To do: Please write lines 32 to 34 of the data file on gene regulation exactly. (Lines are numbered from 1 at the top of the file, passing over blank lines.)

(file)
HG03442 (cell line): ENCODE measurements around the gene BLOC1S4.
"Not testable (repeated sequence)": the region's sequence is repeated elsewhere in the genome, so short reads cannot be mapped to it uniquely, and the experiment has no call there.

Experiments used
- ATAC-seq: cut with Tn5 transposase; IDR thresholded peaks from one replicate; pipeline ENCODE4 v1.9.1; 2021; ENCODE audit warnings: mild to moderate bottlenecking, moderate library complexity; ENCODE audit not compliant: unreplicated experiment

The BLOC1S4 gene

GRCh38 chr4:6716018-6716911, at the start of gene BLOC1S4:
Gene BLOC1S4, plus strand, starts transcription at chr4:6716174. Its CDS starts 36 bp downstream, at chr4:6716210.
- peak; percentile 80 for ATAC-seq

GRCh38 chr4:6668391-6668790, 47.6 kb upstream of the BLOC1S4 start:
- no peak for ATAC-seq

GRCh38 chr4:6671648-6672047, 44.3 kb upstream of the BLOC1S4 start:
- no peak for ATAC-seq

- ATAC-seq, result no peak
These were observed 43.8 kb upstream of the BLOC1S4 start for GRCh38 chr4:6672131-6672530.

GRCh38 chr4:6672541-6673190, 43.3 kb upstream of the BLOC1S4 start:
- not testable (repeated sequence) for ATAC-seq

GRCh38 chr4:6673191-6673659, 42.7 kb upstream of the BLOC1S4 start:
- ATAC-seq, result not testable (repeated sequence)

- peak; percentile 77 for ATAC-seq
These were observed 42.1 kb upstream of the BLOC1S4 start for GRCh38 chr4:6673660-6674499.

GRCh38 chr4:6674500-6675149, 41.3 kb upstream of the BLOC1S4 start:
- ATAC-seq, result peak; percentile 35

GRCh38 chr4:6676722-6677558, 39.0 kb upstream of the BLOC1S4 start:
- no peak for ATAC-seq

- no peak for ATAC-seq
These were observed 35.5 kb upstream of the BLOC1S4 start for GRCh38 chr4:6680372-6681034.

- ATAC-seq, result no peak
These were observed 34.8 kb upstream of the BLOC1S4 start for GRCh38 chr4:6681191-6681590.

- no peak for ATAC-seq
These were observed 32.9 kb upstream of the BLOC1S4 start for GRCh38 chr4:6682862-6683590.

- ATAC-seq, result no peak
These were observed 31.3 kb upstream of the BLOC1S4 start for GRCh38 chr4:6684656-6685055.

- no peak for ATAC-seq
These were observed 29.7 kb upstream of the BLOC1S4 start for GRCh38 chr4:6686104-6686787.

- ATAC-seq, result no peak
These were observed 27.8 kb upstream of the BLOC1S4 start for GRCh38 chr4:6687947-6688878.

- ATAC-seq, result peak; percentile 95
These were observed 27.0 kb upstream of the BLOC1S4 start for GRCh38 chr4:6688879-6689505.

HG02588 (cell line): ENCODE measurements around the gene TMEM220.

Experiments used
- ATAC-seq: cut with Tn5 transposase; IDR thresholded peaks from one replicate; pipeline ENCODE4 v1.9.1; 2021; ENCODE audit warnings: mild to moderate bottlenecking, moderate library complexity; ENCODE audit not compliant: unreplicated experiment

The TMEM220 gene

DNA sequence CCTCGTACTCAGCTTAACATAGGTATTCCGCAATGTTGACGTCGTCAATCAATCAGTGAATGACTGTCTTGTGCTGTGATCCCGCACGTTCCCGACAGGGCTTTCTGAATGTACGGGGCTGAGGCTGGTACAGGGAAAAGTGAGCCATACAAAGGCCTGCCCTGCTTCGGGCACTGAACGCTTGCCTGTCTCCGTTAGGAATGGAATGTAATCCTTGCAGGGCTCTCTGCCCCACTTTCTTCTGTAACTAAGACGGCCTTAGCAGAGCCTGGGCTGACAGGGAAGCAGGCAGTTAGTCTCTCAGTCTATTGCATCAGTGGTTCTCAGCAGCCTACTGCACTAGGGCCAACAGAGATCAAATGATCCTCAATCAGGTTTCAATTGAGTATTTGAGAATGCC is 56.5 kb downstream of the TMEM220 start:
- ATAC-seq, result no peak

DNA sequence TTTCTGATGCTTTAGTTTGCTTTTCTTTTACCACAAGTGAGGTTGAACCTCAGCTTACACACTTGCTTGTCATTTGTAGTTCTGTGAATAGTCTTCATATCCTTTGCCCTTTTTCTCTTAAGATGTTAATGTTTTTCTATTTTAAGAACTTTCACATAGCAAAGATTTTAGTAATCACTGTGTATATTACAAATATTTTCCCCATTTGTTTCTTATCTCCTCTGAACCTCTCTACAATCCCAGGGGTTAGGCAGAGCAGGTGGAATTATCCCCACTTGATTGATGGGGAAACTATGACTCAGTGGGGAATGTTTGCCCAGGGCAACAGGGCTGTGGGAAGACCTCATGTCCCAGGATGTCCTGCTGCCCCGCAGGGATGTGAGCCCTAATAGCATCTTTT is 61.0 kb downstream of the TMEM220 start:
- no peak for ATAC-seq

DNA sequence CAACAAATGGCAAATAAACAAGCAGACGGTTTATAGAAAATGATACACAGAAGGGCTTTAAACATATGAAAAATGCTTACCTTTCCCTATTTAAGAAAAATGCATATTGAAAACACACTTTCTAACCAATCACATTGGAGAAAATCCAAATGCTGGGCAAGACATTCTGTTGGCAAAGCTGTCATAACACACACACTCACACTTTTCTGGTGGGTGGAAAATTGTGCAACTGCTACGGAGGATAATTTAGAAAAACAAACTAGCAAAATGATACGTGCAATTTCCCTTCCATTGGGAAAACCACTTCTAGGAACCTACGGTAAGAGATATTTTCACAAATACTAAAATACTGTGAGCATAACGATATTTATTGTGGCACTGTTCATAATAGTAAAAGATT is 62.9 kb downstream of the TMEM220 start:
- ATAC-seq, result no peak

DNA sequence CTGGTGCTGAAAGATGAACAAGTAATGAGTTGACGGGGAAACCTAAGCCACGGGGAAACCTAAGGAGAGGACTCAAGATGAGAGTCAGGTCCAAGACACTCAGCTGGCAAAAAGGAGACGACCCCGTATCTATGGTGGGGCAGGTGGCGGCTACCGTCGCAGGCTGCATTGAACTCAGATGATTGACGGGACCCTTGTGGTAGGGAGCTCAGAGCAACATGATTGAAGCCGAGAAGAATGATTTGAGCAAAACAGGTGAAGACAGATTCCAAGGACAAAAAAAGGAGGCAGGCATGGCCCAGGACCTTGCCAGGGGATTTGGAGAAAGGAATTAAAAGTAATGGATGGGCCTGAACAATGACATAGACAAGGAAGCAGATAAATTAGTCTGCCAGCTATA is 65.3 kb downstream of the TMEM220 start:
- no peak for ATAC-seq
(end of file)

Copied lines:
These were observed 31.3 kb upstream of the BLOC1S4 start for GRCh38 chr4:6684656-6685055.

- no peak for ATAC-seq
These were observed 29.7 kb upstream of the BLOC1S4 start for GRCh38 chr4:6686104-6686787.